This sale includes many coins that record important events in the history of Islam and some of its great rulers. This is exemplified by a rare Dinar struck after the death of the Fatimid caliph al-Amir, who had no sons, in the name of al-Muntazir (“the Expected”), a caliph who never actually existed. The great Ayyubid ruler al-Nasir Yusuf I, known in the west as Saladin, the famous foe of the Crusaders, is represented here by a Gold Dinar which is said to have been a reward for his troops after his recapture of Jerusalem for the Muslims in 583H.

A Dinar of the last Abbasid caliph, al-Musta’sim, was struck in Madinat al-Salam during the six week period before the sack of Baghdad and the death of the caliph at the hands of the Mongols in 656H. The Qarmatids, who came from the region of Bahrain in eastern Arabia, earned themselves a bad reptuation by attacking pilgrims as they travelled to Makka. The end of their occupation of Palestine and Syria is marked by a rare Dinar struck there just before their final defeat by the Fatimid forces in 368H.

The later coinage of Spain and North Africa was well-known for its “square in circle” design. One such is the magnificent gold coin issued by Muhammad IX the ruler of the Nasrids, the builders of the famous al-Hamra palace complex in Granada, bearing his dynasty’s motto la ghalib illa Allah, meaning “no victory without God’s help”. This pattern was copied by many other dynasties, including the Rasulids of the Yemen. They usually struck their coins in silver, but this sale includes a very rare Dinar issued by al-Mu’ayyad Da’ud in Adan in 718H. The square in circle design of this coin allowed it to circulate as a trade coin along with others of the same type.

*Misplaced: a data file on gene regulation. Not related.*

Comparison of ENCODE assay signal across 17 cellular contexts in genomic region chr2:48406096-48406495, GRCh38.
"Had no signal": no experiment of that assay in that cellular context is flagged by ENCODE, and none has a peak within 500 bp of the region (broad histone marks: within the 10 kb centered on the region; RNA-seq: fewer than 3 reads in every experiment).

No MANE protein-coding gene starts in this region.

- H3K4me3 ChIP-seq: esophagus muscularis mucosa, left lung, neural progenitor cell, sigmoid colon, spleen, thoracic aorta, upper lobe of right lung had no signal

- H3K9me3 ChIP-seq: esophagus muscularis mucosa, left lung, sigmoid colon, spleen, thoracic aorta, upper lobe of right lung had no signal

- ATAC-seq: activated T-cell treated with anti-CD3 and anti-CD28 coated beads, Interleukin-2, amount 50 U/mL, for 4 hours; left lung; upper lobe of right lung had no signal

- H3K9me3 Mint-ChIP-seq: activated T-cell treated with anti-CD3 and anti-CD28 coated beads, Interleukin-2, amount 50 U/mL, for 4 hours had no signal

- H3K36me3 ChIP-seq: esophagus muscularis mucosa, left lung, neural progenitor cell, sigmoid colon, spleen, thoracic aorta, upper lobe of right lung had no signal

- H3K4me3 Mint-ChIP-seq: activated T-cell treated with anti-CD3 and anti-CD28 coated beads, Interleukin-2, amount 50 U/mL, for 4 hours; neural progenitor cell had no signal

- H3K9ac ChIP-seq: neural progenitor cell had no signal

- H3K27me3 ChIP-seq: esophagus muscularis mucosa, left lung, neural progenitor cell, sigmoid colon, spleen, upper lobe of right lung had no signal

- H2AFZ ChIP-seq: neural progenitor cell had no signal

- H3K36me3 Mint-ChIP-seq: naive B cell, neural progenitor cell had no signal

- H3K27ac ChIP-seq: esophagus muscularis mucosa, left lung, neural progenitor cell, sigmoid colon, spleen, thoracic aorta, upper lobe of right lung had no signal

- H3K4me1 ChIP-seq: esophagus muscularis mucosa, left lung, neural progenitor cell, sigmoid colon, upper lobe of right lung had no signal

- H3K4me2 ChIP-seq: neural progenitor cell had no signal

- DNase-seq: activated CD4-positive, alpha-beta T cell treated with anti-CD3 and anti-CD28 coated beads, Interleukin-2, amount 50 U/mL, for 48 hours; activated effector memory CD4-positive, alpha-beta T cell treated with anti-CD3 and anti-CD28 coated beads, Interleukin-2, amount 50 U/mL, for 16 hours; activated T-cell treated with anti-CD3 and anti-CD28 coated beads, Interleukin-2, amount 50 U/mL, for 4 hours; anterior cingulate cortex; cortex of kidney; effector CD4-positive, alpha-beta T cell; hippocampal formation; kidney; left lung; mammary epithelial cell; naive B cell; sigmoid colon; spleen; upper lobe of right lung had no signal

These are no more than a choice selection of the many highlights from this sale. Among them are all that a serious collector of Islamic coins could desire in their historical importance, high quality, great rarity and artistry, which eloquently illustrate the development of Islamic coinage through the ages. A. H. Baldwin & Sons Ltd. are proud to offer this magnificent group of coins for auction, which it is hoped will be one of the most exciting events in the field of Islamic numismatics for many years.